For all its nuance and style, Breaking Bad had a kind of homespun morality to it. With tragic exceptions, the characters get what they deserve. Breaking Bad is like a desert town, where the sun’s shining bright and you can see everything up ahead. Ozark is more like a trek through a forest at night, with the ground slippery underfoot and the air full of strange creatures hooting and swinging and brushing against you. It’s a murky world a long way away from the primary colours of Vince Gilligan’s Albuquerque.

Ozark is the scarier show because of its indifference and amorality, the sense that anything could happen. When cartel boss Omar Navarro tries to retire from the business and wind up his criminal organisation, the FBI won’t let him because it wants the drug money from seized trucks. In an agreement of outstanding cynicism, the feds and Byrdes arrange for the cartel to stay in business – providing the authorities get a cut from border crossings. ‘It ain’t illegal, it’s the feds doing it,’ Ruth crows. In the end, legal and illegal interests form a monopoly that guarantees money and status for those fortunate enough to be part of the magic circle. 

And bad luck if you’re not. Ruth Langmore was Marty’s first lieutenant in his Ozark operation, a small time criminal from the local bad element. Marty recognises her brilliant mind, gives her a job and responsibilities and encourages her to excel… but ultimately, when she has finally outlived her usefulness, Marty chooses not to protect her. Ruth leads a stalled life, propelled forward by her talents and drive but held back by her family history: not smart enough to get out of Ozark, she reflects, but smart enough to know what she’s missing. In the final episode she sees the ghosts of her murdered family hanging out in the trailer park – a criminal family destroyed by more sophisticated criminals. By then Ruth has an inheritance and a business in her name and an expunged record – ‘first clean Langmore in five generations’ – but the machine was never going to let her get away with it. As they say: once a Langmore.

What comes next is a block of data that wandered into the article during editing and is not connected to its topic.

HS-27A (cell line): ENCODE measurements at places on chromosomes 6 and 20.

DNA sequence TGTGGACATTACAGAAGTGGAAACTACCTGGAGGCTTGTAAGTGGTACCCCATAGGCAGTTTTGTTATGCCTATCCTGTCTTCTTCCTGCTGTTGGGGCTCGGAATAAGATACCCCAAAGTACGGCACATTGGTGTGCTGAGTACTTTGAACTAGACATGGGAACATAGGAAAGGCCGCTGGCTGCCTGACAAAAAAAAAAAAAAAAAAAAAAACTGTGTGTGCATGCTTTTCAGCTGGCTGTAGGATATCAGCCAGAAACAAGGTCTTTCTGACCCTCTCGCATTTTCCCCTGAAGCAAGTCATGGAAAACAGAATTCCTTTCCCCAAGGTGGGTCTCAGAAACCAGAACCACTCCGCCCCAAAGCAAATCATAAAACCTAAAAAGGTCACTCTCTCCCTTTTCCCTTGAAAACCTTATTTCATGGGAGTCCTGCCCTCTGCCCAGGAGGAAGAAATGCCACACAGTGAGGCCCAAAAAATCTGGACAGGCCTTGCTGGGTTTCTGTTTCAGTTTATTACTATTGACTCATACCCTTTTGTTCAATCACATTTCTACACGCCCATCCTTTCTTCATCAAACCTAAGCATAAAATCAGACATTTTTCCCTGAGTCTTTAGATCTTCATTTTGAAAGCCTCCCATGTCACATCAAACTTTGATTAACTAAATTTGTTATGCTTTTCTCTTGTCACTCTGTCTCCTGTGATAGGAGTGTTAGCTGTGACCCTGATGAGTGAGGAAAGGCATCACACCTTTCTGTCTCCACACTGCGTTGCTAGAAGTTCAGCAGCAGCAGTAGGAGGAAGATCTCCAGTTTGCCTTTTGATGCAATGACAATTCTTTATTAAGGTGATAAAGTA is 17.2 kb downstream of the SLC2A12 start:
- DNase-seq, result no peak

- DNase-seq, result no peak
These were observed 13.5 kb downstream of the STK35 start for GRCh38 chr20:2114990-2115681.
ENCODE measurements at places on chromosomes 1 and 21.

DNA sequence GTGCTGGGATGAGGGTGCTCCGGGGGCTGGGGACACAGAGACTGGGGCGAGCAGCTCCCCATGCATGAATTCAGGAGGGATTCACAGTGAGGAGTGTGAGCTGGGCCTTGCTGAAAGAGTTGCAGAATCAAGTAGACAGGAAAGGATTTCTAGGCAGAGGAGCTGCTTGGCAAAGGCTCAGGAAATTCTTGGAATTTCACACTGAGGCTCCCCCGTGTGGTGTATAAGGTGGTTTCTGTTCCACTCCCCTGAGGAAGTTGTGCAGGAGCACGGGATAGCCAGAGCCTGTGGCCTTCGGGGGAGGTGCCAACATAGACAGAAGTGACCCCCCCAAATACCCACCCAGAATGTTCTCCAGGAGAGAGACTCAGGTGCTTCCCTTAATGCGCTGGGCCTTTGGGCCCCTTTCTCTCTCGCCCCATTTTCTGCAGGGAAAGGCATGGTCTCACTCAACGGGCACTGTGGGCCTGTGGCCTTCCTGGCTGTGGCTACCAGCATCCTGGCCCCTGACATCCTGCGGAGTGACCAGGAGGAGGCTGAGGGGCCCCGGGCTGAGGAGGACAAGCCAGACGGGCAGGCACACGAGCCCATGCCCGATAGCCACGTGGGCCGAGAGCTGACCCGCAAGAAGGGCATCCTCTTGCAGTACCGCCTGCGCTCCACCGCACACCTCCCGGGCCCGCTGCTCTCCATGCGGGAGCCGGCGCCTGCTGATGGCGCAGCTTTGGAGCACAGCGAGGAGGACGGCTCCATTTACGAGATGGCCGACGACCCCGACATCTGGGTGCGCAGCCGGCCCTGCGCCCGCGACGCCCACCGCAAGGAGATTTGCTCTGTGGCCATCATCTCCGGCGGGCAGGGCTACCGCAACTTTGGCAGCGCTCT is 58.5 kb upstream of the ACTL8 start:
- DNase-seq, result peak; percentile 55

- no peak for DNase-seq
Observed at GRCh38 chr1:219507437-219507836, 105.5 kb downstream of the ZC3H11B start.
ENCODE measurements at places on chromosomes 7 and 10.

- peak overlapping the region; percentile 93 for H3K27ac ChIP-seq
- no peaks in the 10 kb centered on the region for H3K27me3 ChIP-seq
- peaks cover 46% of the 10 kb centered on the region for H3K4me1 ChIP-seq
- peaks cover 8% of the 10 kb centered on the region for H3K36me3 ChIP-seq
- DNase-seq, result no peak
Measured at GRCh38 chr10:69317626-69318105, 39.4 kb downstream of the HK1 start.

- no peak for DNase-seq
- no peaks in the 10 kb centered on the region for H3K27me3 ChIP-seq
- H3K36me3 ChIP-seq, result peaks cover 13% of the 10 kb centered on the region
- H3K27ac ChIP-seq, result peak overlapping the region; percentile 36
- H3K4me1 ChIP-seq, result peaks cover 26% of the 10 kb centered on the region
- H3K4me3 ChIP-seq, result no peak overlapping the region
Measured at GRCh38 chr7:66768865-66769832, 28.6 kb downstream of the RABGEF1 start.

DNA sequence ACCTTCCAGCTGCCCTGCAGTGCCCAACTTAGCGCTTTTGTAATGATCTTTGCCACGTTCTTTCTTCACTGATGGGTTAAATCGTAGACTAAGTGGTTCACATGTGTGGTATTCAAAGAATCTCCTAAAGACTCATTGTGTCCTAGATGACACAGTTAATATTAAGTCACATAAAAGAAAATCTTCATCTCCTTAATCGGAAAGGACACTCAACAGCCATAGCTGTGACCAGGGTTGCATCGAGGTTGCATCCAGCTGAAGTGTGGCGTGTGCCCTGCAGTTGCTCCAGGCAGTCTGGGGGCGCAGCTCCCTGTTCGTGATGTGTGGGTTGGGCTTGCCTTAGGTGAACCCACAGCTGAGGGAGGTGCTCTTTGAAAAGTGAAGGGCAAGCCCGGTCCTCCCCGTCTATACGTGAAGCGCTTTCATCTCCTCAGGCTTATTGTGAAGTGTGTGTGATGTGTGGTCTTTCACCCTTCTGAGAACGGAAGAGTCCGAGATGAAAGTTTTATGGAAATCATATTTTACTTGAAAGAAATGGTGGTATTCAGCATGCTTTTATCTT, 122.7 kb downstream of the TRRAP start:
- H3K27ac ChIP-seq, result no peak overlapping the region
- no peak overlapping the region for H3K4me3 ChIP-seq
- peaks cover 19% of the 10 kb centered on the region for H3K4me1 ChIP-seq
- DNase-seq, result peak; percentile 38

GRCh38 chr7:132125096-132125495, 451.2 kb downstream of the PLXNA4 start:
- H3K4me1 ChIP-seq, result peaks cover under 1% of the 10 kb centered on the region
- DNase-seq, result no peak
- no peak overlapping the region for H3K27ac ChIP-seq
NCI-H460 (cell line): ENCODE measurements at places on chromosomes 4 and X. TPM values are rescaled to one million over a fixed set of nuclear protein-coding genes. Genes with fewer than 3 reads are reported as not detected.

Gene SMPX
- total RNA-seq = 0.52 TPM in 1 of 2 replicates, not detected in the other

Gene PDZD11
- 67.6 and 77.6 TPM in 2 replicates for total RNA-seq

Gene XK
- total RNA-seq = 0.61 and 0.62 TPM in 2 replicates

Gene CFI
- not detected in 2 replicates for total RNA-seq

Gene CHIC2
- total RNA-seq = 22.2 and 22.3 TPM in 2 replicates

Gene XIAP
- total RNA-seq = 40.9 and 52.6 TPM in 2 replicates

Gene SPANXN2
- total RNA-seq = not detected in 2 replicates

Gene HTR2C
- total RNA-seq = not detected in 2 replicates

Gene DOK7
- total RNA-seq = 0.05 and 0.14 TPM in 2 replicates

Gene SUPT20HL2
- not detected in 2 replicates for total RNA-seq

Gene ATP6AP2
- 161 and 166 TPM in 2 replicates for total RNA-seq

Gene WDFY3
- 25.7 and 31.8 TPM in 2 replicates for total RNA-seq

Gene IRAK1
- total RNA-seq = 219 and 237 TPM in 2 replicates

Tony Soprano, justifying the American-Italian mafia, tells Dr Melfi that ‘when the Americans opened the floodgates, let all us Italians in, the Conaughtys, the Rockefellers, they didn’t do that out of the goodness of their hearts. They did it because they needed us… and those fucks, the JP Morgans, they were crooks and killers too, but that was business. The American way.’ The private detective in Ozark tells Wendy Byrde that ‘You want to become the Kochs, the Kennedys, whatever kind of royalty you think you are? The world doesn’t work like that.’

‘Since when?’ Wendy snaps back.

Why Conservatives Aren’t Funny

February 16, 2022

Have you heard about the right wing comedy revival? Well, there’s big news: they have thought of a second joke.

Conservatives aren’t funny. We don’t know why. Maybe they are too smart, so their jokes go over our heads. Maybe they have all been cancelled. Conservatives were certainly funny once – literature is full of great satirists like H L Mencken and Saki. But whatever the reason, modern conservativism falls short. The political right isn’t funny, and the death of P J O’Rourke has left it unfunnier still.